R.M.S Titanic - International Agreement


Titanic Home Page Proposed Legislation Titanic Maritime
Memorial Act of 1986
International Agreement NOAA Guidelines
Salvage History and Significance Documents and References Frequently Asked Questions


Titianic Railing

Photo 51: Starboard railing.
(NOAA Photo Library.)

The "Agreement Concerning the Shipwrecked Vessel R.M.S. Titanic"(International Agreement) stems from the recommendation made by the United States Congress in the R.M.S. Titanic Maritime Memorial Act of 1986 (1986 Act) to address activities in and around R.M.S. Titanic and increase protection of the wreck site. The International Agreement’ objectives are to preserve the unique historical significance and symbolic value of the R.M.S. Titanic site and calls for keeping intact as a single collection any subsequently retrieved artifacts and the regulation of dives and visits to the site to avoid further damage to it. In particular, the R.M.S. Titanic legislation specifies that in situ preservation is the preferred mode of preserving the site.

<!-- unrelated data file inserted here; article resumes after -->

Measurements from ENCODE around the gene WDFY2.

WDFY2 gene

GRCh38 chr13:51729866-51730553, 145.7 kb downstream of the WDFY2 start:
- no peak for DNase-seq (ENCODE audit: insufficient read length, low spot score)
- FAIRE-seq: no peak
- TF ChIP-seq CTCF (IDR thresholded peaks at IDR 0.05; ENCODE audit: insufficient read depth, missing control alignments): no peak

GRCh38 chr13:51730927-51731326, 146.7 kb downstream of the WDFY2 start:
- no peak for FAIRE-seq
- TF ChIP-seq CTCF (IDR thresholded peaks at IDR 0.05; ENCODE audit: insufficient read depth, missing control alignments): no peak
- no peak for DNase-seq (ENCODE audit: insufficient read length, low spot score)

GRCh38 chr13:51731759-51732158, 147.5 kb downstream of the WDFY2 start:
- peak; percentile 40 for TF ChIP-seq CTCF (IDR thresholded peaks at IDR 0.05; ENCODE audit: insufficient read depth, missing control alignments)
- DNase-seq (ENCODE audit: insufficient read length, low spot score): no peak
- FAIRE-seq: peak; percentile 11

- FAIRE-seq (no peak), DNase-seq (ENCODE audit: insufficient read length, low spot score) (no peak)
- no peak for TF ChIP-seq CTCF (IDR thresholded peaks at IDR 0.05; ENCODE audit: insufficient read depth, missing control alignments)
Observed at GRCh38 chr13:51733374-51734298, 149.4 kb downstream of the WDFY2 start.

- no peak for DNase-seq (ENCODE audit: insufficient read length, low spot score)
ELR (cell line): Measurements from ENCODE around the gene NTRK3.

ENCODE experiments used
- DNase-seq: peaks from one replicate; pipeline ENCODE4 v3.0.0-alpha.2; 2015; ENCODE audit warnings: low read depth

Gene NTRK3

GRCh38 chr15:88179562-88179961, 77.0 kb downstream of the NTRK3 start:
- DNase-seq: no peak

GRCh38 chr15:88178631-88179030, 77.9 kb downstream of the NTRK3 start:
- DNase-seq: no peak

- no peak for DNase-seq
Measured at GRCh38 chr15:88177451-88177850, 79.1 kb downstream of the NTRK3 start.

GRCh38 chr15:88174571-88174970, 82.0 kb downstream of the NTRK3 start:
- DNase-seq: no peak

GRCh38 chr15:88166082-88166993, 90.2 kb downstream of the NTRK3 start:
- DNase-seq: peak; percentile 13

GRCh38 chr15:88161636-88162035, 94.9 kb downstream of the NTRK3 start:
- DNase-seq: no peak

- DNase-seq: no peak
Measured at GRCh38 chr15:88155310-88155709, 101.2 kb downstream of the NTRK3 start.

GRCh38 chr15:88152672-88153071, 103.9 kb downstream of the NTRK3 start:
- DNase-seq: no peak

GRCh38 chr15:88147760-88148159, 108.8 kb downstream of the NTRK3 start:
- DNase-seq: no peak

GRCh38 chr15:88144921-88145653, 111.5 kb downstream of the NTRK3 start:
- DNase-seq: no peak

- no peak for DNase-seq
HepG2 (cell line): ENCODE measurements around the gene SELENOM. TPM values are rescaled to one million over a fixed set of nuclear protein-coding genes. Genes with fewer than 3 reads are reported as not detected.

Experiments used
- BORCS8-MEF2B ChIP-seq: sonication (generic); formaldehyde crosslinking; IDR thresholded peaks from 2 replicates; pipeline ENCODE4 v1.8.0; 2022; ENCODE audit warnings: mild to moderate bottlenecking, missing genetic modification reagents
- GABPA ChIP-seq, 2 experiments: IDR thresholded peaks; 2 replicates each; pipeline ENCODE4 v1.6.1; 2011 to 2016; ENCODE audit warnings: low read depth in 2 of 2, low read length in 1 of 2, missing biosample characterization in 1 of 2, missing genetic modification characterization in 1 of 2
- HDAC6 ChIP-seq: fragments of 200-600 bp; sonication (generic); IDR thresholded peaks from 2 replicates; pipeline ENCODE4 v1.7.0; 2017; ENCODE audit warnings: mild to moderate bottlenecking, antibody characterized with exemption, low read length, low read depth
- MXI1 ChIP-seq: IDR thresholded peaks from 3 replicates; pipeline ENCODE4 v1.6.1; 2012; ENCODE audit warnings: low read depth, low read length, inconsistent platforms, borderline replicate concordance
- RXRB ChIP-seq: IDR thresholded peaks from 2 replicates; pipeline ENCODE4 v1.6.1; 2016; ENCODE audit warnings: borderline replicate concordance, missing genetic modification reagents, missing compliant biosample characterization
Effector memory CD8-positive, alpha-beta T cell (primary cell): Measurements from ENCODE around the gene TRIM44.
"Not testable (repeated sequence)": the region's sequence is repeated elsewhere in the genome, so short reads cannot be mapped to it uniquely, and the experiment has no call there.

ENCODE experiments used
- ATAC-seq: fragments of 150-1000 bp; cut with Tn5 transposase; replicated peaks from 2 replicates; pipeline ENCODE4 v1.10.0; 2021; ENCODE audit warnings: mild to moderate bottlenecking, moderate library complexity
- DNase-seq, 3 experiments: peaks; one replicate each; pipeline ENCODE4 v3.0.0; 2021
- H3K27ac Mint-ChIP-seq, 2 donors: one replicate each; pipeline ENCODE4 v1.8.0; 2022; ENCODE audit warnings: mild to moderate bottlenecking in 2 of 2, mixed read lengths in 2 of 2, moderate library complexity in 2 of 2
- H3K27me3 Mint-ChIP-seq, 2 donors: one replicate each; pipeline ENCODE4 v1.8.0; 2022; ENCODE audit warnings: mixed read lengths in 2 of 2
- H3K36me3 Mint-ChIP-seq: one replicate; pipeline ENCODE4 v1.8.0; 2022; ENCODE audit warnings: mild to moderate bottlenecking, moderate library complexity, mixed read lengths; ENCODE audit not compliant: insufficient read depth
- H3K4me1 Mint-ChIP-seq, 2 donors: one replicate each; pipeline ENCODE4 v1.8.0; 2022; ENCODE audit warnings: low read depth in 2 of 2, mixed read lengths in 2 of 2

For the International Agreement to take effect, at least two countries must ratify it. The United Kingdom ratified the Agreement on November 6, 2003, implementing it through Order 2003 No. 2496, which comes into force on the date on which the International Agreement enters into force in respect of the United Kingdom. The United States signed the Agreement on June 18, 2004, subject to acceptance following the enactment of implementing legislation.

Additional reference information: Some of these links are to external sites.